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Re: Empty vs no alt attribute (was Re: Baby Steps or Backwards Steps?)

From: Robert Burns <rob@robburns.com>
Date: Sat, 18 Aug 2007 19:58:14 -0500
Message-Id: <0699AF57-6157-4F94-B025-342D8317376B@robburns.com>
Cc: joshue.oconnor@cfit.ie, Sander Tekelenburg <st@isoc.nl>, HTMLWG <public-html@w3.org>, wai-xtech@w3.org
To: Robert Burns <rob@robburns.com>


On Aug 18, 2007, at 2:38 PM, Robert Burns wrote:

>
> Hi Josh,
>
> On Aug 18, 2007, at 6:29 AM, Joshue O Connor wrote:
>
>>
>>>> 1)  <img>
>>>> 2) <img embedrel='missing'>
>>>>
>>>> the value of embedrel is 'missing'. These all reflect the important
>>>> information that the alternate for this content is missing. It
>>>> doesn't matter whether an authoring tool couldn't provide the
>>>> information (2), or its simply a careless author (1) or not
>>>> targeted at all to be accessible (2) in an email application.
>>
>> </confusion>
>>
>> <glimmer_of_comprehension>
>>
>> So I guess this could be a situation where an author of the  
>> webpage has
>> been given unfamiliar (to them) content by someone to mark up. The
>> content is not a domain that the developer is familiar with or  
>> qualified
>> to comment on, so he/she states. "Here is an image, there is some
>> important  information in this image but its missing an alt  
>> description
>> as whoever wrote this piece  didn't include it and I as a mere web
>> developer am not in a position to comment, and as a result you (as a
>> user of AT) may not fully understand what is going on here"?
>>
>> <hopeful_happy_ending>
>>
>> Is this correct?
>>
>>> We've discussed a bit further off-list, and he seemed to share  
>>> the same
>>> goals.
>>
>> Cool.
>
> Yes, I think you understood it well (though the suspense was  
> killing me). :-)
>
> I'm still getting a better understanding of my proposal as I  
> discuss it, but this might help.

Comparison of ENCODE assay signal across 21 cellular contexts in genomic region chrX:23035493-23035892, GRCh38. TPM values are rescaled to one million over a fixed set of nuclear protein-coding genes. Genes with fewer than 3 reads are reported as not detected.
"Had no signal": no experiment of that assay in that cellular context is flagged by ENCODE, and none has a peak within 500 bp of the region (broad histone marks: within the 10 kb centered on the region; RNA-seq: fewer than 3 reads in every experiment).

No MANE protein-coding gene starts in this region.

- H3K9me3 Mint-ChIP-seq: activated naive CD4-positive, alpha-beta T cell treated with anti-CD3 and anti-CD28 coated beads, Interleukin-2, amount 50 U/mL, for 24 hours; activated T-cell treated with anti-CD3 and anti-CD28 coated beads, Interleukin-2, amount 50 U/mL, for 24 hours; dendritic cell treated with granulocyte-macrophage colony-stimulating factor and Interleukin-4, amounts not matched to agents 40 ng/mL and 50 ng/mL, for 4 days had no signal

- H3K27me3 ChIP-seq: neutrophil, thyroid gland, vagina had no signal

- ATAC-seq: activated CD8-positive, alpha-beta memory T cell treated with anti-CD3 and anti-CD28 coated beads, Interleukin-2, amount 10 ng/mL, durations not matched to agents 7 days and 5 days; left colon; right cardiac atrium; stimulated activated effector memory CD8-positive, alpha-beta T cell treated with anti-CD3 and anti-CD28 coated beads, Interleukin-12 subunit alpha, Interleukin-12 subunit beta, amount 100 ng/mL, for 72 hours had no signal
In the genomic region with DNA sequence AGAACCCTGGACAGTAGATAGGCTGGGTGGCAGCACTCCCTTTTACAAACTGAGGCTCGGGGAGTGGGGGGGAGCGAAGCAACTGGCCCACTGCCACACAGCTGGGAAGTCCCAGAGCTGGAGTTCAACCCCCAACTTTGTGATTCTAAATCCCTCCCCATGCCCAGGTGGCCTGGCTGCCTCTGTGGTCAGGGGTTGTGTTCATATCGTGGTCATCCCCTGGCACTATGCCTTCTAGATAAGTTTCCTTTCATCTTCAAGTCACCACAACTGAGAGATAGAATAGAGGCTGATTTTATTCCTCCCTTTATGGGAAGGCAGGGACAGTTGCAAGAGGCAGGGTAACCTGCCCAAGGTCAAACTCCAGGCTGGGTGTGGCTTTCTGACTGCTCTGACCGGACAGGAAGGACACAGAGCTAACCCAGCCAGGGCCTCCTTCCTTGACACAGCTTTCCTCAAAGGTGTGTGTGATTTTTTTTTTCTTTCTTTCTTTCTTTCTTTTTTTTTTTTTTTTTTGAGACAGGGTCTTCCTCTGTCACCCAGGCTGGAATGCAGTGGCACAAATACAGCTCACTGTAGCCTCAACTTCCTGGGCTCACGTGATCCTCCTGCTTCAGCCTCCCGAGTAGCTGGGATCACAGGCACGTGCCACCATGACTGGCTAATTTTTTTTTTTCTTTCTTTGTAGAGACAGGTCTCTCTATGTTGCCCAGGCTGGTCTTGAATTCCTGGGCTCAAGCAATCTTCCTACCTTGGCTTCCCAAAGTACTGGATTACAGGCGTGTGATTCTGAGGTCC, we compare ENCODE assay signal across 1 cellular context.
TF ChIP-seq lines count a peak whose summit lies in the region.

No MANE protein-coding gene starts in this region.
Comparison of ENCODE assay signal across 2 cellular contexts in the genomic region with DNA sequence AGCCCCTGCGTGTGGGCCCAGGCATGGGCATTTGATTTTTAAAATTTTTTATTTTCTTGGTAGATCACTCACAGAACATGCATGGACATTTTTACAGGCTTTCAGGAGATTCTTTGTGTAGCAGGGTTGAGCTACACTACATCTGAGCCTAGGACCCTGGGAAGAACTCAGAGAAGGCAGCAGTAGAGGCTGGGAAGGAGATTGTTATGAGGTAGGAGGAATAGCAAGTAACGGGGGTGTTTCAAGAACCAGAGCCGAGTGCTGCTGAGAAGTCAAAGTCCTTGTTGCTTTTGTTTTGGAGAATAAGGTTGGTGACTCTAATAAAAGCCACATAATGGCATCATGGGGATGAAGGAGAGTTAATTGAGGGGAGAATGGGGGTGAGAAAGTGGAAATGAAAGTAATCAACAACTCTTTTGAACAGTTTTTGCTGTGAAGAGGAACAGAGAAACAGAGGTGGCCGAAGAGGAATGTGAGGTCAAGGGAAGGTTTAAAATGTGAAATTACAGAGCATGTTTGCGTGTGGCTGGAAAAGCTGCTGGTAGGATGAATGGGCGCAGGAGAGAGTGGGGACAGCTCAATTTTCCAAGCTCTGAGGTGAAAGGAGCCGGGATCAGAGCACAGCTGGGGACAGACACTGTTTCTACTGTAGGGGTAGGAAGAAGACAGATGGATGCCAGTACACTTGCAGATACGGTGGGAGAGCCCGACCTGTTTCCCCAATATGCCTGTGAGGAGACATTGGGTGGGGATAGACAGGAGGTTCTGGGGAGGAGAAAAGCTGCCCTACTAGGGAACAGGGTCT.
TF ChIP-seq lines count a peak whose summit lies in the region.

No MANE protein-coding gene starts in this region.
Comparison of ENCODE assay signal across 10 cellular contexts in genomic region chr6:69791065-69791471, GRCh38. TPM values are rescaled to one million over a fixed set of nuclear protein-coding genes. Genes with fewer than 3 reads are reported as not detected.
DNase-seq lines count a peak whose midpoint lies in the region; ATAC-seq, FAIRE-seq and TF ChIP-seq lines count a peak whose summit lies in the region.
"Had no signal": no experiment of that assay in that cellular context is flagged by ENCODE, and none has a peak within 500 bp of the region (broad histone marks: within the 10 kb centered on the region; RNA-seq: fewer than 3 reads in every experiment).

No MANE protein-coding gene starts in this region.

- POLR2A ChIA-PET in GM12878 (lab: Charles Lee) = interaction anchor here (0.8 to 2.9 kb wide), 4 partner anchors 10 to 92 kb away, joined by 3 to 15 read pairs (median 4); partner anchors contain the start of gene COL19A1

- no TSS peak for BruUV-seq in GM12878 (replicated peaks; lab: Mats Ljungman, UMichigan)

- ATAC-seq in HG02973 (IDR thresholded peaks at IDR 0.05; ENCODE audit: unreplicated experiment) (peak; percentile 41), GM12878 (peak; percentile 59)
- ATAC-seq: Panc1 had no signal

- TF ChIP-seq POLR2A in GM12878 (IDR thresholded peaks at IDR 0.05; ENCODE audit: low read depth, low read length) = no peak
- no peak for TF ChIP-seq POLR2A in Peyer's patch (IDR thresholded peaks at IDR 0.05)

>
> The attribute @embedrel either 1) describes the relation of the  
> embedded content to the surrounding document or document fragment;  
> OR 2) tells the user where they can find it. In the case of  
> 'decorative' and 'icon', that is the relation (though with 'icon'  
> there can be more explanation in the fallback location too). For  
> 'seecontext' users should read the surrounding context to  
> understand everything they need to know about the embedded content.  
> For 'seefallback' users should read the fallback. Finally, (and  
> perhaps it is a better exposition to end with this  one) 'missing'  
> means the explanation of the relation between the embedded content  
> and the surrounding document is missing. It has not been provided.
>
> IS this a document conformance error? I think leaving off @embedrel  
> completely with no value should definitely be a document error.  
> Adding it with the value missing is not ideal either, but at least  
> it lets authors know that there is something missing from their  
> document: perhaps something that can be made complete later. Every  
> time the author edits the document, they may see these 'missing'  
> keywords.
>

One other thing on this proposal to add a new required embedrel  
attribute to IMG:

<<http://lists.w3.org/Archives/Public/public-html/2007Aug/0647.html>>

In some off-list discussions on the topic , there are other use-cases  
where 'missing' may be needed. There are batch processors that  
quickly generate a webpage even from just the contents of a camera's  
flash memory. Other examples of apps that may need this are  
conversion applications or an OCR to HTML application that may  
process in a batch mode.

Also , I'd say I'm not totally happy with the NCNames I've come up  
with for these facilities. They're roughly what I think we ned, but  
I'd welcome any better names anyone wants to suggest.

Take care,
Rob
Received on Sunday, 19 August 2007 00:58:28 GMT

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